Hatchet-man critic Kirn (Up in the Air, 2001, etc.) swings an ax at a goofy Mormon-like cult and the wacky Americans they proselytize.
Because the Aboriginal Fulfilled Apostles need to replenish their gene pool, Mason LaVerle and Elias Stark depart remote Montana on a mission improbable: Bring back converted women. Raised largely ignorant of contemporary American culture, the young men provide road-trip humor, binging on cable TV, fast food and artificial stimulants. When stuck in a Colorado ski town, the missionaries are sucked into cross-hatched plots involving a suicidal soap-opera actress, a former exotic dancer, the founder of the Church of Outdoors, a literary call girl, a senile plutocrat named Effingham who hosts a buffalo shoot, and a strung-out gay novelist who failed to write a book combining Huckleberry Finn and Day of the Locust. Kirn fails at the same task because, having pilloried these two “crude gypsy mystics,” he can’t transform Mason into a believable Huck. The suicidal actress warns the apostles at one point about the snotty Effingham family, whose “great secret pastime” is caricature. “They’ll stand around the game room repeating all the dumb-ass things you said,” she explains. “It’s vicious, juvenile, ugly stuff.” Kirn himself indulges in the kind of behavior that the Effinghams are accused of. He’s too busy being Paul Bunyan, cutting down all he surveys. Unfortunately, Kirn’s targets aren’t tall timber, but, instead, the dead wood of familiar satire: syncretistic religion, consumerism, food fads, media celebrity, elitist pretenses.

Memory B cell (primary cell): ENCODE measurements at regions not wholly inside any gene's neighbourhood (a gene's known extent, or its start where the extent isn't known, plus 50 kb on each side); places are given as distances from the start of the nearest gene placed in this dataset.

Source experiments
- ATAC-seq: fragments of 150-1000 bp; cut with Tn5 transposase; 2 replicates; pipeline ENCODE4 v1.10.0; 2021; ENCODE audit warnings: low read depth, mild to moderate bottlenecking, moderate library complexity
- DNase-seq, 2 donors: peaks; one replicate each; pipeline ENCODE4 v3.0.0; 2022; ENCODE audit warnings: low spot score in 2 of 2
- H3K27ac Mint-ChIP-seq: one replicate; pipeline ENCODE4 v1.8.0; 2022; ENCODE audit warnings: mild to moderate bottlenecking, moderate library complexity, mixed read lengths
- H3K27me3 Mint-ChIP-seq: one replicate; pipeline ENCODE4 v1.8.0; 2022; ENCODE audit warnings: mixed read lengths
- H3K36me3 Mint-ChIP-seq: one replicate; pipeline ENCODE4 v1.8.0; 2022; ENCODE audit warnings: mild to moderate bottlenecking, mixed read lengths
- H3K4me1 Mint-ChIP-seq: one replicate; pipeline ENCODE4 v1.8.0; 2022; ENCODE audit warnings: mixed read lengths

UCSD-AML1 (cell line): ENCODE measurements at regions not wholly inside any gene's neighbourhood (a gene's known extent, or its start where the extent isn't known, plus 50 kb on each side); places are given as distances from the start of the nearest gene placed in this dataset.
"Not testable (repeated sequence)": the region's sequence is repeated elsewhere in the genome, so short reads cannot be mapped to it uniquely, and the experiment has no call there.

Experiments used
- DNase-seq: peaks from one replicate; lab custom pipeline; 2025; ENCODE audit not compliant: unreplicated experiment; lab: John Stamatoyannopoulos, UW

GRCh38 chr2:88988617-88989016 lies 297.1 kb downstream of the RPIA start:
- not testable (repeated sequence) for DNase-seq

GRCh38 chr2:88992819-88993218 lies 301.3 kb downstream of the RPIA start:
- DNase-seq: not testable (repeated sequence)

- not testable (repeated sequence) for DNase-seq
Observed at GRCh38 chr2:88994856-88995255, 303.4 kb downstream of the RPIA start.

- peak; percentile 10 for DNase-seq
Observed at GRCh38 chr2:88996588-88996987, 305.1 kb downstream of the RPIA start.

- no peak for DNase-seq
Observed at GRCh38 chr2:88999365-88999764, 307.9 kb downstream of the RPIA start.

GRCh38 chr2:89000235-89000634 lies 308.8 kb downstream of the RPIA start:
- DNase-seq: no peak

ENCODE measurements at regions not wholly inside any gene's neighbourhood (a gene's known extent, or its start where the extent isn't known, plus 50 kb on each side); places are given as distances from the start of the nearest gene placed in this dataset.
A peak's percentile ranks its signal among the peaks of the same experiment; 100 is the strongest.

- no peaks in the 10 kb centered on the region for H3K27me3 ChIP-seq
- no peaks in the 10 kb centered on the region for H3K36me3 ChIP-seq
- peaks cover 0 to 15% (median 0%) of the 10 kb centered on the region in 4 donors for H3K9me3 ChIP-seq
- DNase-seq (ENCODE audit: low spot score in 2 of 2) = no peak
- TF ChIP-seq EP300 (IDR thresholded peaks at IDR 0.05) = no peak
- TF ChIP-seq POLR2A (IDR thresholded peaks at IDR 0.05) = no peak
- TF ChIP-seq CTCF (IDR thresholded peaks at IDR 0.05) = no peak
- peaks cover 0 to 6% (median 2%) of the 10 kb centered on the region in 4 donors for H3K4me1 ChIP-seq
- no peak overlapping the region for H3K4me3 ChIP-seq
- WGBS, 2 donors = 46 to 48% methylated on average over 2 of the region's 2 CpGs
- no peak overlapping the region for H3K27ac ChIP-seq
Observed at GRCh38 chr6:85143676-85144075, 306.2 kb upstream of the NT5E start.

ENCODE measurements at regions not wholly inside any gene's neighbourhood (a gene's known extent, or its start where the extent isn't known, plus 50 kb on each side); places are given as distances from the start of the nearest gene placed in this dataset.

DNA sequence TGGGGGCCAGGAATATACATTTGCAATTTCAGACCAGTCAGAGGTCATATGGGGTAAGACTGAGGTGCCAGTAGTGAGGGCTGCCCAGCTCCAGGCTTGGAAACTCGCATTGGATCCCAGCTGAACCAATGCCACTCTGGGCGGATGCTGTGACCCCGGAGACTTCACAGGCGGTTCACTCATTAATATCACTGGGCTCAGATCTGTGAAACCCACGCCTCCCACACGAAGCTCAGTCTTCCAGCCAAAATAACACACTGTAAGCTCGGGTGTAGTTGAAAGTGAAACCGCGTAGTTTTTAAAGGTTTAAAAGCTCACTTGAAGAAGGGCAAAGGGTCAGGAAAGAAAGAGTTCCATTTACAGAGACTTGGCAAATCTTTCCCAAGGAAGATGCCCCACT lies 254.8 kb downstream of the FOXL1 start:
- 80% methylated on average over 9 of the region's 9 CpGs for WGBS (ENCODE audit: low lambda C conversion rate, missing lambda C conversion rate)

One of Kirn’s characters is lauded for possessing, above all else, “judiciousness.” It’s a quality the author could take up.